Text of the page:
Student Excells as an Inventor of New Tricks and Best Selling Products for Magicians
For some people, magic only happens around holidays like Christmas or when they go to places like Disney World for the first time. For sophomore John Stessel, magic is apart of his everyday life.
Magic has always been a passion of Stessel’s; not only has it helped him in his social and professional life, it has helped him grow into the person he is today.
“When I was eight my sister Jen, who also goes to Monmouth, bought me my first magic set. It had a couple of corny things and one card trick. Once I learned the card trick, I was hooked, it became an addiction. And once I learned sleight of hand with a pack of cards the rest was history,” said Stessel.
Stessel explained that his friends have always been very supportive and are the reason why he can perform the way he does today. “Growing up I played ice hockey for various teams and as one could imagine, young hockey players are the worst audience ever. Yet through the struggle of performing for them it made me who I am today.” He said that he gives huge credit to his friends and his peers for the assistance in building his skills.
While Stessel continued to practice magic, the tricks he wanted to accomplish became harder and harder. “My desire to do more impossible tricks grew, and this desire was never met by anything I could purchase, so at the age of 13 I began inventing and developing my own tricks,” he said. “Originally, nothing was very worthwhile but as my creativity grew so did my talent at creating. At the age of 15, I was able to partner with two companies, Vanishing Inc. and The Blue Crown, to put out my acclaimed first effect flush linking rubber bands. It became a worldwide best seller!” Flush linking rubber bands are bands that link together seamlessly without breaking the elastic.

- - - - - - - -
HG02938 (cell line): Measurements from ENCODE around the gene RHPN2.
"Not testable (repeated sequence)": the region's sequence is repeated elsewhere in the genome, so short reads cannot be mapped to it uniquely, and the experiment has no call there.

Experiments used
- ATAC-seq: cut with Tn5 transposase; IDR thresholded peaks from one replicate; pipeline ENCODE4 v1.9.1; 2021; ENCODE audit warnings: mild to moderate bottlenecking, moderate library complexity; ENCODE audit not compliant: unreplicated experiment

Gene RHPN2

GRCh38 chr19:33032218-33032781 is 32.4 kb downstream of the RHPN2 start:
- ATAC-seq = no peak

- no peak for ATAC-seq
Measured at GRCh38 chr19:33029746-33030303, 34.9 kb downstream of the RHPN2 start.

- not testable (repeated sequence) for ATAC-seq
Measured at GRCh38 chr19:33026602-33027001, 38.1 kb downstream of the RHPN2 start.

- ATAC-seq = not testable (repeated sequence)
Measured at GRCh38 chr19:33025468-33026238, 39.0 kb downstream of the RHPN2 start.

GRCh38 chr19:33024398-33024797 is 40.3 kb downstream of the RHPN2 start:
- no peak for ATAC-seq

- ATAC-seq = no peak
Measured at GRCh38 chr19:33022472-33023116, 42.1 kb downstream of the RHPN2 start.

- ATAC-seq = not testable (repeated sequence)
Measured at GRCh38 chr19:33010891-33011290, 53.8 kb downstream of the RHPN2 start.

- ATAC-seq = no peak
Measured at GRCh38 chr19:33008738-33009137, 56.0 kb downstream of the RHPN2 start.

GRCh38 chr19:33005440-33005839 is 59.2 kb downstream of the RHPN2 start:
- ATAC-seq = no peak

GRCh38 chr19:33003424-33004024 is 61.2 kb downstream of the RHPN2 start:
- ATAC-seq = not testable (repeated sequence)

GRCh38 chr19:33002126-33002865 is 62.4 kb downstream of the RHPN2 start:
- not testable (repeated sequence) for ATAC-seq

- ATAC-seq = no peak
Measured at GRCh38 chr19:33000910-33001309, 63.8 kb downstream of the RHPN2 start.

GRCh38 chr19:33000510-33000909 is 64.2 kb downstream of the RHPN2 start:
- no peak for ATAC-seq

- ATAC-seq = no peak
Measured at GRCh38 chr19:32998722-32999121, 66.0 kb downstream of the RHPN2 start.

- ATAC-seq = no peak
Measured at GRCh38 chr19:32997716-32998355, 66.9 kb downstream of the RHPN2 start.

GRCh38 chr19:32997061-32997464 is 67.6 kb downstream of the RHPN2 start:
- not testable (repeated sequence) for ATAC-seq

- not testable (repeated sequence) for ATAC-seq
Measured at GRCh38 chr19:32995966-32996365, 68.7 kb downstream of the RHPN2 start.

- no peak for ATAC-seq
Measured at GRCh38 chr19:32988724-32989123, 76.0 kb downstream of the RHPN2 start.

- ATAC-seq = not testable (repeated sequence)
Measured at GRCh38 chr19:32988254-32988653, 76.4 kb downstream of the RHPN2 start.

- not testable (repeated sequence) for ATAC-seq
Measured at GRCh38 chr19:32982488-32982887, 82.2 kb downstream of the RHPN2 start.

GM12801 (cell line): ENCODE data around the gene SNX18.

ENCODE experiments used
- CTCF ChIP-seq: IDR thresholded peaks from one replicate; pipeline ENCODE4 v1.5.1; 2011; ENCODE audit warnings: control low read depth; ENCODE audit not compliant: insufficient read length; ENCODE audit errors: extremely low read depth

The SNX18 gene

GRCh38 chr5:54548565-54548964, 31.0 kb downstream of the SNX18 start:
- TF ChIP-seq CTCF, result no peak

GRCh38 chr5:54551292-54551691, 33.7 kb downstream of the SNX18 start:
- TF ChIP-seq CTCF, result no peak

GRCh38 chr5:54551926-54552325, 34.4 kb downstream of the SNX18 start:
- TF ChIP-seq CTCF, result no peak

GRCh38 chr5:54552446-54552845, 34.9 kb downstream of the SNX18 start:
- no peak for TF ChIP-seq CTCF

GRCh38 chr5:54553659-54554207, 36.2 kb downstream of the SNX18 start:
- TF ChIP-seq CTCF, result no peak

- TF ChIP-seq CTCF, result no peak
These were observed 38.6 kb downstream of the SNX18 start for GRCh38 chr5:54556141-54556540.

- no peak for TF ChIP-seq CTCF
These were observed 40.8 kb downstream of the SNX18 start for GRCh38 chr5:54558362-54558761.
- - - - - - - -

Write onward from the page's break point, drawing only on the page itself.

“From there I have produced several other inventions which now totals five professional products, two of which are best sellers! I am very proud and am very lucky to be able to invent my own magic tricks, and it has taken me to a lot of places and has made me the man I am today,” Stessel added.
Junior Gino Lombardi, Stessel’s fraternity brother, said, “I think it’s incredible how he uses his creativity to enhance his talent and how successful he has been in the creation and distribution of his original tricks.”
Stessel explained that as his love for magic grows, he becomes more interested in creating tricks rather than performing them. As a college student, he tries to steer clear of performing to “keep away from the stereotypical ideology of a magician.”
“I try to keep magic more to myself, but last semester I did a performance to aid the Haiti and Guatemala trip. The show was my first stage show and I had a great time doing it, but I will probably never do another stage show again. It was very stressful.”
Stessel added, “Last semester I also continued to make magic products and have five or so that are almost ready to be released. But while at school, academics are my first priority and last semester I achieved my true goal while being here, which was receiving a 4.0. So as for magic at Monmouth, it’s more of an afterthought than a priority.”
On his final thoughts about his passion Stessel said, “Mundus vult decipi, ergo decipiature. Translation from Latin, meaning, ‘The world invited deception, so let it be deceived.’”
IMAGE TAKEN from youtube.com